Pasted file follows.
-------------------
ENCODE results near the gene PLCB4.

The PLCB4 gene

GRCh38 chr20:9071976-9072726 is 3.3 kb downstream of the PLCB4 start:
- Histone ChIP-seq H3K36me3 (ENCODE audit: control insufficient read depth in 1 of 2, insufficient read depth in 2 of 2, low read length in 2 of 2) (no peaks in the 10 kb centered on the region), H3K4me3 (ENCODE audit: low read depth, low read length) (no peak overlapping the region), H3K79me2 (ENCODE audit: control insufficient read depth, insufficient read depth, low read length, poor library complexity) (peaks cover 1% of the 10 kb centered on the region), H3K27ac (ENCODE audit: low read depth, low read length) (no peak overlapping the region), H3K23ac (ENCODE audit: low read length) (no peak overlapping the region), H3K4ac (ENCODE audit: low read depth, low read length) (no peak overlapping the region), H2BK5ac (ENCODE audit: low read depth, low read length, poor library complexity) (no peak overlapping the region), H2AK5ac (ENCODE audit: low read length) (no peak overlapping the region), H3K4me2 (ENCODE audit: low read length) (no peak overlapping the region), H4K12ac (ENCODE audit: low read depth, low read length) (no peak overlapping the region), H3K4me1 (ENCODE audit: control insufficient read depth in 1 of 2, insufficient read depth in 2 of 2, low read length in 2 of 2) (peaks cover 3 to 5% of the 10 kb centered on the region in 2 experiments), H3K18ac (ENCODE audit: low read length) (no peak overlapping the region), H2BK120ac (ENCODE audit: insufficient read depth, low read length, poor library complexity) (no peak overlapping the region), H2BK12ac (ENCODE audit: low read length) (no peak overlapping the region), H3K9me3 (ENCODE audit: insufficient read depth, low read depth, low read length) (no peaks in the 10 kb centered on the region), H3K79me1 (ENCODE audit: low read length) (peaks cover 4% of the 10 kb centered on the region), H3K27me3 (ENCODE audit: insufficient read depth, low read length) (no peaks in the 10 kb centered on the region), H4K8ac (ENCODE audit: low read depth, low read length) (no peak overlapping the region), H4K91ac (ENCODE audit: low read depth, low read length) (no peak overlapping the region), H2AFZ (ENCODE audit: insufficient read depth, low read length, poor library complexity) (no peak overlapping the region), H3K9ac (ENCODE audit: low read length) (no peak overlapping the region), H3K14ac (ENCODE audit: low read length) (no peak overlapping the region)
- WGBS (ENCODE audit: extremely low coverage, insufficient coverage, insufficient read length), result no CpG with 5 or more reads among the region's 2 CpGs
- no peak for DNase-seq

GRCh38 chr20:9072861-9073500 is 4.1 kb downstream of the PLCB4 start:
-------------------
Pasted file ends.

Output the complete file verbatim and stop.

ENCODE results near the gene PLCB4.

The PLCB4 gene

GRCh38 chr20:9071976-9072726 is 3.3 kb downstream of the PLCB4 start:
- Histone ChIP-seq H3K36me3 (ENCODE audit: control insufficient read depth in 1 of 2, insufficient read depth in 2 of 2, low read length in 2 of 2) (no peaks in the 10 kb centered on the region), H3K4me3 (ENCODE audit: low read depth, low read length) (no peak overlapping the region), H3K79me2 (ENCODE audit: control insufficient read depth, insufficient read depth, low read length, poor library complexity) (peaks cover 1% of the 10 kb centered on the region), H3K27ac (ENCODE audit: low read depth, low read length) (no peak overlapping the region), H3K23ac (ENCODE audit: low read length) (no peak overlapping the region), H3K4ac (ENCODE audit: low read depth, low read length) (no peak overlapping the region), H2BK5ac (ENCODE audit: low read depth, low read length, poor library complexity) (no peak overlapping the region), H2AK5ac (ENCODE audit: low read length) (no peak overlapping the region), H3K4me2 (ENCODE audit: low read length) (no peak overlapping the region), H4K12ac (ENCODE audit: low read depth, low read length) (no peak overlapping the region), H3K4me1 (ENCODE audit: control insufficient read depth in 1 of 2, insufficient read depth in 2 of 2, low read length in 2 of 2) (peaks cover 3 to 5% of the 10 kb centered on the region in 2 experiments), H3K18ac (ENCODE audit: low read length) (no peak overlapping the region), H2BK120ac (ENCODE audit: insufficient read depth, low read length, poor library complexity) (no peak overlapping the region), H2BK12ac (ENCODE audit: low read length) (no peak overlapping the region), H3K9me3 (ENCODE audit: insufficient read depth, low read depth, low read length) (no peaks in the 10 kb centered on the region), H3K79me1 (ENCODE audit: low read length) (peaks cover 4% of the 10 kb centered on the region), H3K27me3 (ENCODE audit: insufficient read depth, low read length) (no peaks in the 10 kb centered on the region), H4K8ac (ENCODE audit: low read depth, low read length) (no peak overlapping the region), H4K91ac (ENCODE audit: low read depth, low read length) (no peak overlapping the region), H2AFZ (ENCODE audit: insufficient read depth, low read length, poor library complexity) (no peak overlapping the region), H3K9ac (ENCODE audit: low read length) (no peak overlapping the region), H3K14ac (ENCODE audit: low read length) (no peak overlapping the region)
- WGBS (ENCODE audit: extremely low coverage, insufficient coverage, insufficient read length), result no CpG with 5 or more reads among the region's 2 CpGs
- no peak for DNase-seq

GRCh38 chr20:9072861-9073500 is 4.1 kb downstream of the PLCB4 start: